Difference between revisions of "Oversampling"

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==Oversampling input==
 
==Oversampling input==
'''Oversampling''', a.k.a. '''supersampling''', refers to fetching more samples than you need.
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'''Oversampling''', a.k.a. '''supersampling''', refers to fetching more samples than you strictly need for a purpose, but ''can'' use for other reasons.
  
  
This usually implies you are using and ADC to give fewer but stabler samples than that it actually runs at.
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For example, you might want 10 temperature samples per second, but actually sample 1000 times per second and average every 100, to get a slightly stabler output value.
  
 
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(Note that modern ADCs often do this implicitly, by not running them at their highest capability{{verify}})
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(Note that modern ADCs often do something like this internally
 
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This is useful for a few different but related reasons.
 
This is useful for a few different but related reasons.
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And you have a choice of having an analog filter before the ADC,
 
And you have a choice of having an analog filter before the ADC,
 
or doing it by and ADC that does supersampling, because supersampling is itself much like a lowpass (TODO: {{verify}}, characterize how).
 
or doing it by and ADC that does supersampling, because supersampling is itself much like a lowpass (TODO: {{verify}}, characterize how).
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Note that this averaging is essentially (cheap) resampling.
 
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===Imitate higher resolution, and lower noise===
 
===Imitate higher resolution, and lower noise===
  
 
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At the same time, supersampling often means you you get fewer samples,  
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Supersampling often means you you get fewer samples,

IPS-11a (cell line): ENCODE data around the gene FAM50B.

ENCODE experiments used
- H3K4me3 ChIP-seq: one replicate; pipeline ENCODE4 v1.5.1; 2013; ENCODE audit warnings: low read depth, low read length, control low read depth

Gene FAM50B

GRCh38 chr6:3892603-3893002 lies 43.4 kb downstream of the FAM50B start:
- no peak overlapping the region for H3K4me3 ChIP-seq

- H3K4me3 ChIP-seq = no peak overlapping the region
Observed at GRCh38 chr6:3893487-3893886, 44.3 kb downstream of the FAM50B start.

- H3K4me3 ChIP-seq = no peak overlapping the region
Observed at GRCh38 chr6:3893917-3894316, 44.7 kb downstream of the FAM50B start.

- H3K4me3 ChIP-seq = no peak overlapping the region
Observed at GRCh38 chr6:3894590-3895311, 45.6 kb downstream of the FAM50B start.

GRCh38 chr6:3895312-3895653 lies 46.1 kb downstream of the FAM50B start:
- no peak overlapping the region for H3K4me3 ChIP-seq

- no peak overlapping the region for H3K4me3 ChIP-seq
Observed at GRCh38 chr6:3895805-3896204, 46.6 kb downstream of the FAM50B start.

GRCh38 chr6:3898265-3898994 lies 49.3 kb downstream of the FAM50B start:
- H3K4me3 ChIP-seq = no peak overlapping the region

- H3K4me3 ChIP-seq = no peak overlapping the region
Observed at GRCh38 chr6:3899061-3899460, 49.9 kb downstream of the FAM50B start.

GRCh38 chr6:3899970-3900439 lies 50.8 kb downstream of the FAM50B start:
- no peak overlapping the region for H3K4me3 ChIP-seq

but with less (sampling and other) noise, and (depending on some detail) you can pretend it has more resolution,
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but in many practical cases they contain less (sampling and other) noise,
or rather, it shift's the sensor's noise floor down a bit, so effectively gives a bit more dynamic range.
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and (depending on some detail) you can pretend it has more resolution.
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It's not so much increasing accuracy as suppressing the noise floor somewhat, so still effectively gives you about a bit more of dynamic range.
  
  
This comes at the cost of sampling speed, and it lowers the highest frequency we can detect/represent.
 
If that's a problem, get an ADC more tuned to your needs.
 
  
  
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** switched-capacitor ADC
 
** switched-capacitor ADC
 
** successive approximation ADC [http://en.wikipedia.org/wiki/Successive_approximation_ADC]
 
** successive approximation ADC [http://en.wikipedia.org/wiki/Successive_approximation_ADC]
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Say the temperature sensor example above may output temperatures rounded to 5 degrees.
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If you get 30 35 30 30 30, you ''might'' want it to report 31.
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While this is '''not''' a five-fold boost in accuracy, it may still be a more representative average of what you've sampled.
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If the sensor only does very occasional sampling, this may actually increase accuracy as well. (The details to this are a little more interesting than you might think, though)
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* http://www.designnews.com/author.asp?doc_id=246011
 
* http://www.designnews.com/author.asp?doc_id=246011
 
 
  
 
==Oversampling output==
 
==Oversampling output==

Revision as of 13:21, 9 June 2019

Template:Audio and signal processing

These are primarily notes
It won't be complete in any sense.
It exists to contain fragments of useful information.
This article/section is a stub — probably a pile of half-sorted notes, is not well-checked so may have incorrect bits. (Feel free to ignore, fix, or tell me)

Oversampling input

Oversampling, a.k.a. supersampling, refers to fetching more samples than you strictly need for a purpose, but can use for other reasons.


For example, you might want 10 temperature samples per second, but actually sample 1000 times per second and average every 100, to get a slightly stabler output value.


This is useful for a few different but related reasons.


Avoid aliasing, and/or easier input filtering

Imitate higher resolution, and lower noise

See also

Oversampling output

Oversampling PWM

Upsampling DAC